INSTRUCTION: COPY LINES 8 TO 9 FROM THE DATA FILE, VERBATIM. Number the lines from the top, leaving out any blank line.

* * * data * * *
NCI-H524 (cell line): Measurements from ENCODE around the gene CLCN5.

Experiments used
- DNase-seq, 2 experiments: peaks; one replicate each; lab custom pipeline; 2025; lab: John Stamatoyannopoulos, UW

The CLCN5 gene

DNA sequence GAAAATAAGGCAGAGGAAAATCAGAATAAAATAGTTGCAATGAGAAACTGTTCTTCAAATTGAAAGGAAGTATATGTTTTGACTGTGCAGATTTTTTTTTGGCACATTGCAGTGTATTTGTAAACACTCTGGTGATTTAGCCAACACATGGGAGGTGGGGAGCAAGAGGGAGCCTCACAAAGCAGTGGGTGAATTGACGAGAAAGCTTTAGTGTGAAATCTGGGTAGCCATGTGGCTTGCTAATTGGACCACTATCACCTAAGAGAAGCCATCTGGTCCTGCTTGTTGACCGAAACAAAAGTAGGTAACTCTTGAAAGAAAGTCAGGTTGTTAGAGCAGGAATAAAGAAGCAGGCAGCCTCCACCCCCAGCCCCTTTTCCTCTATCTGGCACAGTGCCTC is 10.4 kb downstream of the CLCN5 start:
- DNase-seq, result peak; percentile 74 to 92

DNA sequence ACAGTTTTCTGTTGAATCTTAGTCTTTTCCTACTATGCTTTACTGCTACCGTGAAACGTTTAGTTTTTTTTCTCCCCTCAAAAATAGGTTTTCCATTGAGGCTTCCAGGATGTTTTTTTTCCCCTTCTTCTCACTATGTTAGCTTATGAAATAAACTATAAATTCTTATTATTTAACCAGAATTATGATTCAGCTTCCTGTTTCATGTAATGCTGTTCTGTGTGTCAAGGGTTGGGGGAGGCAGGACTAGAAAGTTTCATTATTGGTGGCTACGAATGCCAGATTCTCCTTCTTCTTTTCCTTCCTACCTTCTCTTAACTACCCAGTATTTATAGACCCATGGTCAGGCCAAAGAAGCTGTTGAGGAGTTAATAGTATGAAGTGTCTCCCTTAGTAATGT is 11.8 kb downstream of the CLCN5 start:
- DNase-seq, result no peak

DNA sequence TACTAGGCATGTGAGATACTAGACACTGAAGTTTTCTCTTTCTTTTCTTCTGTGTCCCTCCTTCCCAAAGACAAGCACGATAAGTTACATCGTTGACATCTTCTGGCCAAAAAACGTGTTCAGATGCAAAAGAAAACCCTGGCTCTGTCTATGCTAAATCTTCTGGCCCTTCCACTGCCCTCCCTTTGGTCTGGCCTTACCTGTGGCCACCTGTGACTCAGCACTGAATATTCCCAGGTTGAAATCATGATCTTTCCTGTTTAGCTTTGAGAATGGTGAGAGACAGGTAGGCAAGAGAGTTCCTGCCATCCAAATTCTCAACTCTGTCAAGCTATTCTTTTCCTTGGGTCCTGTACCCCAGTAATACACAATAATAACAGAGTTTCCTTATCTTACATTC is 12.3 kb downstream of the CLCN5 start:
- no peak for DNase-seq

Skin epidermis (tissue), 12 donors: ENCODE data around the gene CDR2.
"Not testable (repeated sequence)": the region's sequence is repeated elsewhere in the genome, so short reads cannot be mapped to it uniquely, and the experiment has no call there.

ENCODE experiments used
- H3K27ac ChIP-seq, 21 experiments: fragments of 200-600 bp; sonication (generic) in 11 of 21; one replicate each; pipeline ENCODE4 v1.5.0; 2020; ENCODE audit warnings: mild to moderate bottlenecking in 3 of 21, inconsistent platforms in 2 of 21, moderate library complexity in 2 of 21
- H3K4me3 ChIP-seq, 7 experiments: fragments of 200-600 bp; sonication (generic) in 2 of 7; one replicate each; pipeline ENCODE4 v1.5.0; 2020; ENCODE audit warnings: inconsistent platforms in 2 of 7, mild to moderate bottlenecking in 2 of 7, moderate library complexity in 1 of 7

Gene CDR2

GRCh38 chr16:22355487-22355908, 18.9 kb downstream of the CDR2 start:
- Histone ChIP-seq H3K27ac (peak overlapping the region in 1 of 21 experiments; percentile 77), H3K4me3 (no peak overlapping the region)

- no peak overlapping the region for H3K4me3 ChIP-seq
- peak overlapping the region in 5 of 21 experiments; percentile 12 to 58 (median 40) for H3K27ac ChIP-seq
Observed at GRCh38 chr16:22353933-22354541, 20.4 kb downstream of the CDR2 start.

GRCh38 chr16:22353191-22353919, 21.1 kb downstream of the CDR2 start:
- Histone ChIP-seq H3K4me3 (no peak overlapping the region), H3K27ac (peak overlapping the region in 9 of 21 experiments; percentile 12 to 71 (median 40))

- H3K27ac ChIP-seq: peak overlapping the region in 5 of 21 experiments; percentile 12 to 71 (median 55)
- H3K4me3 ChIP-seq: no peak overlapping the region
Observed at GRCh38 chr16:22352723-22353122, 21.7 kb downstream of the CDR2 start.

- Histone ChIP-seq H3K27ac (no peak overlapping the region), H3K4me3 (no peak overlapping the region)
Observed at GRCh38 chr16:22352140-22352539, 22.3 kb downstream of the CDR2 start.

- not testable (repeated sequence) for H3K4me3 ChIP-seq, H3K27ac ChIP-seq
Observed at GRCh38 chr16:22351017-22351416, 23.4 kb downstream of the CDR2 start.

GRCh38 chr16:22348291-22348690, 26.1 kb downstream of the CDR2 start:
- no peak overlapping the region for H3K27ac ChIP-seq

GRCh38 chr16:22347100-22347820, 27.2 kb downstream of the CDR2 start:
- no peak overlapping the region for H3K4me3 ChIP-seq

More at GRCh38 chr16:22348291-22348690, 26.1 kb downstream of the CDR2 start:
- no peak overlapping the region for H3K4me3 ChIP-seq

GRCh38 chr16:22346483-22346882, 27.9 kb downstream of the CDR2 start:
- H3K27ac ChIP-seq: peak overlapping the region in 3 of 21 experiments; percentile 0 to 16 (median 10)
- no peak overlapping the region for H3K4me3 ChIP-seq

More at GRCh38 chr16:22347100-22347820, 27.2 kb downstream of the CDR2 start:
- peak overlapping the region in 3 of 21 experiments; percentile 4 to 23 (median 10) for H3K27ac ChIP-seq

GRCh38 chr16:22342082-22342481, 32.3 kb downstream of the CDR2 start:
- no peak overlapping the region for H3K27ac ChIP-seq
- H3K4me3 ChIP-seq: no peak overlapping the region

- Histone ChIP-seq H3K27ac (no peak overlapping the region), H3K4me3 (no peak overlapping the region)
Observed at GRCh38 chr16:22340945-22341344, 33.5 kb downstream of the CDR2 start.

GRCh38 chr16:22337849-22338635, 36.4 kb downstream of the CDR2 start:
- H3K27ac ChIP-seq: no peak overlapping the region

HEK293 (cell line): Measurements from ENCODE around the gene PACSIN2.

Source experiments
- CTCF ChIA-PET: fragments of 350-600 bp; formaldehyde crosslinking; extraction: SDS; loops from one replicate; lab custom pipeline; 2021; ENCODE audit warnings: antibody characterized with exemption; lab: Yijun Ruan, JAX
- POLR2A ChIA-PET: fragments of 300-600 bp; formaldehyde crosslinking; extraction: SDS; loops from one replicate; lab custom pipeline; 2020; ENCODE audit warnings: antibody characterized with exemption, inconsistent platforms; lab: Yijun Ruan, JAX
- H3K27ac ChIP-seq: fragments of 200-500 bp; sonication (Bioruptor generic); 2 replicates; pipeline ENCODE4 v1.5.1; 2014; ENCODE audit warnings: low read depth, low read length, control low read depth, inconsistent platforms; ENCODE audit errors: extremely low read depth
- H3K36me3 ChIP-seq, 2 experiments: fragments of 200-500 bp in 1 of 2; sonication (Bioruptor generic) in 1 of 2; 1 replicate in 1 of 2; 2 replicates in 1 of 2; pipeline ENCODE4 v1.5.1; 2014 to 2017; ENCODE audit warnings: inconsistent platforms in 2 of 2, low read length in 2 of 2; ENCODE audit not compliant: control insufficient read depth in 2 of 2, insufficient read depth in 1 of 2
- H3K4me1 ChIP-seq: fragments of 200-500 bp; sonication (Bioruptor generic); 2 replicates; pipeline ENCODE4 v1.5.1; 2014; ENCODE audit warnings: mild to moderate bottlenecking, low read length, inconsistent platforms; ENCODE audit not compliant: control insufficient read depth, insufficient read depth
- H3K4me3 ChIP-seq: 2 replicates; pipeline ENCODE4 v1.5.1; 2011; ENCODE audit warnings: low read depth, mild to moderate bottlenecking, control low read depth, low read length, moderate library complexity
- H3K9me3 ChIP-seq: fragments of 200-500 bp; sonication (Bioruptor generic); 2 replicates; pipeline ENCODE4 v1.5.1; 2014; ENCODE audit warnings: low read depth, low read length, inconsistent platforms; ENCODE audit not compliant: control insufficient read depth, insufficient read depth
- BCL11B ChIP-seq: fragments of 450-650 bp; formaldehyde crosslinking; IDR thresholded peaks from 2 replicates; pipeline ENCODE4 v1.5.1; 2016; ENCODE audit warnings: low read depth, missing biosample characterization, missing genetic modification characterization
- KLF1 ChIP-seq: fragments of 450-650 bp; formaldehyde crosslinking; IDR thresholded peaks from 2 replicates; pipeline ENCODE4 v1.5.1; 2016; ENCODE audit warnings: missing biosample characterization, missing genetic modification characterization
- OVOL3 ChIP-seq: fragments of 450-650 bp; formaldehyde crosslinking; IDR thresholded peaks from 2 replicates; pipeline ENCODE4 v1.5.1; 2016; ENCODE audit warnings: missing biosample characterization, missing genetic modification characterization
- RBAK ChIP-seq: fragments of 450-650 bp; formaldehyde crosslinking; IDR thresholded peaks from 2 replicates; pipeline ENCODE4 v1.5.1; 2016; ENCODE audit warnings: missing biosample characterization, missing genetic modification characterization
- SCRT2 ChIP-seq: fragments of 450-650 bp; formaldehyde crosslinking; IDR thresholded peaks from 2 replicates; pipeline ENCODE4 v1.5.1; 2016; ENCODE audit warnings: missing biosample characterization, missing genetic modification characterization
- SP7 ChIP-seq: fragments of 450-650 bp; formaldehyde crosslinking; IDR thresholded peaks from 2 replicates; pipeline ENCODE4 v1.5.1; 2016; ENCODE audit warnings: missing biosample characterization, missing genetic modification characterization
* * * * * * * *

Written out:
- DNase-seq, result no peak

DNA sequence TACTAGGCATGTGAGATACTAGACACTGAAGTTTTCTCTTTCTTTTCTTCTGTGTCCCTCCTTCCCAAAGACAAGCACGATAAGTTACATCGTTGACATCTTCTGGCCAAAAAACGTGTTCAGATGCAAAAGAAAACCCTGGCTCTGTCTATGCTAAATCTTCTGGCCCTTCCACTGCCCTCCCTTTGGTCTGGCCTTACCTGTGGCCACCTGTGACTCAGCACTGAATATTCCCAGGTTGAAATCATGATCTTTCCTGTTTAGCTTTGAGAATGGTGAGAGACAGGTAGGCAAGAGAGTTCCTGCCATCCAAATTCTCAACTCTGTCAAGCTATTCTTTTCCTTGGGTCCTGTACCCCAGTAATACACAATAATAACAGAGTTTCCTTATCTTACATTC is 12.3 kb downstream of the CLCN5 start: